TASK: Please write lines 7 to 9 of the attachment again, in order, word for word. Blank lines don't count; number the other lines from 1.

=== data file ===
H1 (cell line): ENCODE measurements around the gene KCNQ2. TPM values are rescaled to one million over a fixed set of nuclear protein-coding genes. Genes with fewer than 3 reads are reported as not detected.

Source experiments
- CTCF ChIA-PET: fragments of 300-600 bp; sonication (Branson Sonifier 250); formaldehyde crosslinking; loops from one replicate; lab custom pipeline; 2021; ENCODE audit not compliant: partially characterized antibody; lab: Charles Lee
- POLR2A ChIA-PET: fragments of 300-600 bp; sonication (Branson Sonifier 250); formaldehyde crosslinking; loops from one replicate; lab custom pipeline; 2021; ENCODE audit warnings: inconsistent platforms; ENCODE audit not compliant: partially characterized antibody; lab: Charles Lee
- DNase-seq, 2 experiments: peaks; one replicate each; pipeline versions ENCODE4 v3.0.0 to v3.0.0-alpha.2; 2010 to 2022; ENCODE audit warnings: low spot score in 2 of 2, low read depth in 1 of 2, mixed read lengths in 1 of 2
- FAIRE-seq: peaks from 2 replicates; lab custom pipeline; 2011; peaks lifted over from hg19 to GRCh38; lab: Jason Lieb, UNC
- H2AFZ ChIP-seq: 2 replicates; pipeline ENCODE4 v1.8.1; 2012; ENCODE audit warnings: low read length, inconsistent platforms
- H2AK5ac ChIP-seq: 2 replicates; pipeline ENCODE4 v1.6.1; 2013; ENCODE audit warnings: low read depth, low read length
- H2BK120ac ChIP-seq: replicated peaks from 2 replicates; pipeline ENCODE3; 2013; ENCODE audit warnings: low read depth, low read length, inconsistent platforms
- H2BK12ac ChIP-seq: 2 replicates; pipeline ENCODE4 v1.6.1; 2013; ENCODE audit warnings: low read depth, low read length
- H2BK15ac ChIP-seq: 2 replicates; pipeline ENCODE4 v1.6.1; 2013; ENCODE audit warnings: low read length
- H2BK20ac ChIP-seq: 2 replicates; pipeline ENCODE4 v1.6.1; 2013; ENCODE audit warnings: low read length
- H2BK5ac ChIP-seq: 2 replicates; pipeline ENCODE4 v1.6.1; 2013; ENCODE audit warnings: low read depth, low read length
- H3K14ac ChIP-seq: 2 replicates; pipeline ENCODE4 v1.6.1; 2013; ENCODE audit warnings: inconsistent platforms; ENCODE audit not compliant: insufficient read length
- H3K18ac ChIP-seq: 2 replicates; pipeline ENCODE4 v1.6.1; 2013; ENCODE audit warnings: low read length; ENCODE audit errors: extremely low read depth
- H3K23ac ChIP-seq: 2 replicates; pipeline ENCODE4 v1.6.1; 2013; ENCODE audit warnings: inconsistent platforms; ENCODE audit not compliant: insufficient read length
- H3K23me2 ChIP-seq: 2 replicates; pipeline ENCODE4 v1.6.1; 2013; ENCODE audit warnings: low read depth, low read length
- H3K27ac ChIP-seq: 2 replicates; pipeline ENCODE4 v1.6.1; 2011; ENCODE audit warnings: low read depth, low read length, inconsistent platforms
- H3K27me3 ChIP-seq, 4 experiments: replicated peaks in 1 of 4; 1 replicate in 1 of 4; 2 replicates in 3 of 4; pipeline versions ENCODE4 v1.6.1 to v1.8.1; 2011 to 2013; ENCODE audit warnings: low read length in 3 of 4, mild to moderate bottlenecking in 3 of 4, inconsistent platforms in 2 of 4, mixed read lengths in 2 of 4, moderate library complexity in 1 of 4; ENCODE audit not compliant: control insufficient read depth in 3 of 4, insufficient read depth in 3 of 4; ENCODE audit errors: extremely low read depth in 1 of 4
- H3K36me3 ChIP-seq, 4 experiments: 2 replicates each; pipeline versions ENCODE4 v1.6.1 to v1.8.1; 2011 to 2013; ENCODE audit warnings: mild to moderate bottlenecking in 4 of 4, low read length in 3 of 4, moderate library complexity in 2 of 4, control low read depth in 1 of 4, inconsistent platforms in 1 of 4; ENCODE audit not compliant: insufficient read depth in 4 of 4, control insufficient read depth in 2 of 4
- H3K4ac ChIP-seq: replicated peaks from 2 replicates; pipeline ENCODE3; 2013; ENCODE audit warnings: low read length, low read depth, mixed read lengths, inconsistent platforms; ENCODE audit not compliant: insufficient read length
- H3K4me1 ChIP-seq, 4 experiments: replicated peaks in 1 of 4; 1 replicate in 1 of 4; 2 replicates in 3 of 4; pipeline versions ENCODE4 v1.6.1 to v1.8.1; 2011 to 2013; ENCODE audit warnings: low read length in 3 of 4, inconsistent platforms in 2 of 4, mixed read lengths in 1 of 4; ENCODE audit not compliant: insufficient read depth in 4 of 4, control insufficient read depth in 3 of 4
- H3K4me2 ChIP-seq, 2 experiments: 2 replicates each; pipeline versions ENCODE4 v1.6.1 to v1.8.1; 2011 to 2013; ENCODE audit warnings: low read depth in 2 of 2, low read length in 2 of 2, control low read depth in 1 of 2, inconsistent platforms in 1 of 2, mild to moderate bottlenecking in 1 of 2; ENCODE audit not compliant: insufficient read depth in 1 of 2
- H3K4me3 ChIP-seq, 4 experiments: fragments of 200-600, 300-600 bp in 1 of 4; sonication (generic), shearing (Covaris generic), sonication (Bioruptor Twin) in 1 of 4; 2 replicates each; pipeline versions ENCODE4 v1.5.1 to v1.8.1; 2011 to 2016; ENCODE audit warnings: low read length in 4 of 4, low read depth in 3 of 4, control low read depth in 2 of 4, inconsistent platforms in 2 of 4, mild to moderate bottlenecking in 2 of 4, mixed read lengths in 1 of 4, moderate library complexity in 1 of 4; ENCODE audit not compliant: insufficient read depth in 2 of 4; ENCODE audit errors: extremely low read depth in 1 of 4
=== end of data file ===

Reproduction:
- H2AFZ ChIP-seq: 2 replicates; pipeline ENCODE4 v1.8.1; 2012; ENCODE audit warnings: low read length, inconsistent platforms
- H2AK5ac ChIP-seq: 2 replicates; pipeline ENCODE4 v1.6.1; 2013; ENCODE audit warnings: low read depth, low read length
- H2BK120ac ChIP-seq: replicated peaks from 2 replicates; pipeline ENCODE3; 2013; ENCODE audit warnings: low read depth, low read length, inconsistent platforms